Thursday, July 20, 2006


Walzer on Israel, Lebanon, Palestine

Via Norm I came across Michael Walzer's piece in The New Republic. I wasn't too surprised to find that it was rather soft on Israel and its assaults upon Lebanon and Gaza. Still, having recently read and enjoyed Just and Unjust Wars, I think Walzer deserves to get a hearing. And he does describe the attacks on power stations in Gaza and Lebanon as "an attack on civilian society".

Nonetheless, though I dislike both the title and practice of "fisking" (the former is too dismissive of Robert Fisk and the latter is usually fairly small-minded, not-as-clever-as-it-thinks-it-is stuff), I've given Walzer's article a bit of a going over, while trying to avoid excessive sarcasm, context shaving, unfairness etc.

Indented bits are Walzer, the rest isn't:

since Hamas and Hezbollah describe the captures as legitimate military operations--acts of war--they can hardly claim that further acts of war, in response, are illegitimate.

True enough - but nor can attacks on the Israeli military be seen as illegitimate, or terrorist. Yet the capture of an Israeli soldier is described as such by the IDF, and the UN proposes a solution based on the release of captured Israeli soldiers without any equivalent move (unless you count giving the Palestinians back the kidnapped quarter of their legislature) on the part of the Israelis.
The further acts have to be proportional, but Israel's goal is to prevent future raids, as well as to rescue the soldiers, so proportionality must be measured not only against what Hamas and Hezbollah have already done, but also against what they are (and what they say they are) trying to do.

Really? So Israel's inflicting of hundreds of civilian casualties on Lebanon is proportionate "collateral damage" for an operation in response to a tiny fraction of that figure (counting civilian and military victims) being inflicted upon Israel because, for example, Hamas and Hezbollah say they want to destroy the Israeli state, something they have no prospect at all of achieving?
no state can tolerate random rocket attacks on its cities and towns. Some 700 rockets have been fired from northern Gaza since the Israeli withdrawal a year ago...It doesn't matter that, so far, the Gazan rockets have done minimal damage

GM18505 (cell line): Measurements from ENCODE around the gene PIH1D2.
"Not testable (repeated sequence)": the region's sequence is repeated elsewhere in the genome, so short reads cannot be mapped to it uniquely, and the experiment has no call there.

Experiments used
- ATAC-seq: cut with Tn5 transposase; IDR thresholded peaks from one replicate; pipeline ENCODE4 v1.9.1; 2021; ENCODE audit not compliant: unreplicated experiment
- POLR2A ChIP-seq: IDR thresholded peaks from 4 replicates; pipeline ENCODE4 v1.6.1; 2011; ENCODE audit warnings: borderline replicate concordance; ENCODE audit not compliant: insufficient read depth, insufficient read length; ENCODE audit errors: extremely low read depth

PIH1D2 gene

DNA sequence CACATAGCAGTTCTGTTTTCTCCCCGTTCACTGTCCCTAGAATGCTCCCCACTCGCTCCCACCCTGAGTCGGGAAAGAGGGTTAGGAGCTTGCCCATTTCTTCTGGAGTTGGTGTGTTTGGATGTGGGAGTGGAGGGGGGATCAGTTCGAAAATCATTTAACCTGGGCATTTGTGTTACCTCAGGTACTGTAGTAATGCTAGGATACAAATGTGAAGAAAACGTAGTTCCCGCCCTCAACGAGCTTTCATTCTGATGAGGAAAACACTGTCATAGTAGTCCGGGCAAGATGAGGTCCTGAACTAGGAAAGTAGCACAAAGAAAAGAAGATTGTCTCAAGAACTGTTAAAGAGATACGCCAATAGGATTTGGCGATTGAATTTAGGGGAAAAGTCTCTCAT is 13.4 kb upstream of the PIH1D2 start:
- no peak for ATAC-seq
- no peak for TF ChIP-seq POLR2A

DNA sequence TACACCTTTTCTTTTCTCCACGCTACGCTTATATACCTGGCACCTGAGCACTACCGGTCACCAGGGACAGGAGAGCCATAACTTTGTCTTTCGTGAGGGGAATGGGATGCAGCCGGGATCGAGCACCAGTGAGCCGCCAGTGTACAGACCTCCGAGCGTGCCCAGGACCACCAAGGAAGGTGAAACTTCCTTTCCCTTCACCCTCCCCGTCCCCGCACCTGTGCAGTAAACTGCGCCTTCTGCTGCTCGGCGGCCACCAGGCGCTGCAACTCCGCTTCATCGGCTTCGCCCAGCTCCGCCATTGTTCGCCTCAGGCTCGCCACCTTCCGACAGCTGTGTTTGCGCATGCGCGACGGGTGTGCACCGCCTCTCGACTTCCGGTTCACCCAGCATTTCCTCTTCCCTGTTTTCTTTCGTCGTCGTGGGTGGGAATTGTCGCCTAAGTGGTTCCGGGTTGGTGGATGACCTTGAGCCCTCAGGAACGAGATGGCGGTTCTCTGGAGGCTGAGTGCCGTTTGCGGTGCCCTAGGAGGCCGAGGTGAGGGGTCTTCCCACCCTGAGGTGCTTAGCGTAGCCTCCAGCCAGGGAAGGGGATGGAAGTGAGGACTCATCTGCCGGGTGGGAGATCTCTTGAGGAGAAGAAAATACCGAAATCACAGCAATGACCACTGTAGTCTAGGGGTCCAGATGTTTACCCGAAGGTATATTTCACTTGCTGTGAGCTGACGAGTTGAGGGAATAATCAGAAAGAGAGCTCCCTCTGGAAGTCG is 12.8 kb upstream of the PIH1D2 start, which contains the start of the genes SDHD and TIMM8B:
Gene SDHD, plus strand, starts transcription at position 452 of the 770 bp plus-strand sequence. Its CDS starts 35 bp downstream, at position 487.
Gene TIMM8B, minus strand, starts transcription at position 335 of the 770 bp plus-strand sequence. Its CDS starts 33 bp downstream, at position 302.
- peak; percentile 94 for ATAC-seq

A UN report issued yesterday said the Israeli Army has carried out 168 airstrikes and fired more than 600 shells into Gaza, while Palestinian militants have fired 177 rockets toward Israel.
The report said 100 Palestinians have been killed since the Gaza offensive began, not counting the 13 yesterday.
(Via Lenin).

Israel has waited a long time for the Palestinian deal with the rocket fire from Gaza

Walzer might have mentioned that Sharon's government gutted the capacity of the PA to do very much at all.

In the past, I am sure, some Palestinian attacks were motivated by the experience of occupation.

How very generous!

But that isn't true today. Hamas is attacking after the Israelis departed Gaza and after the formation of a government that is (or was until the attacks) committed to a large withdrawal from the West Bank.

As I understand it, Hamas, was not behind the rocket attacks from Gaza after the Israeli withdrawal, so Walzer must be referring to the tunnel attack that killed several Israeli soldiers and captured another, Gilad Shalit. Israel, Walzer says, had "departed Gaza" - hence this attack can't possibly have had anything to do with "the experience of occupation". Well, as Gideon Levy wrote in this bracing howl of righteousness in Ha'aretz: "It's no accident that nobody mentions the day before the attack on the Kerem Shalom fort, when the IDF kidnapped two civilians, a doctor and his brother, from their home in Gaza." (See reports by Reuters, carried at the Turkish Daily News, and the BBC.) *

In any case, if the Gaza Strip and the West Bank are part of one nation ("Palestine") then it can hardly be said that Gazans are unaffected by the ongoing occupation of the West Bank. They are Palestinians, and part of their country is still occupied.

Similarly, Hezbollah's attacks came after the Israeli withdrawal from southern Lebanon. The aim of these militants is not to create a Palestinian state alongside Israel; it is to destroy Israel.

Here Walzer claims to know more than he possibly can. We don't know to what extent Hezbollah's attack was inspired by solidarity with the besieged and terrorised Gazans, and to what extent it was a (Syrian?) power-play in Lebanese and regional politics. Given both these possibilities (and the possibility of mixed motives), it seems very, very badly reductive to just arbitrarily attribute it to a presumably permanent and total desire to "destroy Israel".

Admittedly, that is a long-term aim that derives from a religious view of history. Secularists and pragmatists have a lot of trouble acknowledging such a view, let alone understanding it.

And some apologists for Israel have a lot of trouble acknowledging that "the destruction of the state of Israel" remains (thankfully) a very abstract threat, certainly compared to the destruction of (as in, "denial of existence to") the Palestinian state, not to mention of Lebanon.

the Israeli response has only a short-term aim: to stop the attacks across its borders.

Only a short term aim - to inflict a "very, very, very painful" toll, "setting Lebanon back 20 years", and thus to "change the rules of the game". Here, Walzer again claims to know rather more than he can, and possibly less than he should. Again, his epistemological extravagance cuts Israel's way.

(See also Chris Bertram's criticism.)

*This underreported story was mentioned by Noam Chomsky in that same interview. Knowing Chomsky was very good about responding to emails, I asked him for sources, which he duly gave. He didn't mention the BBC report though, which I got from the comments at that Chris Bertram post.)

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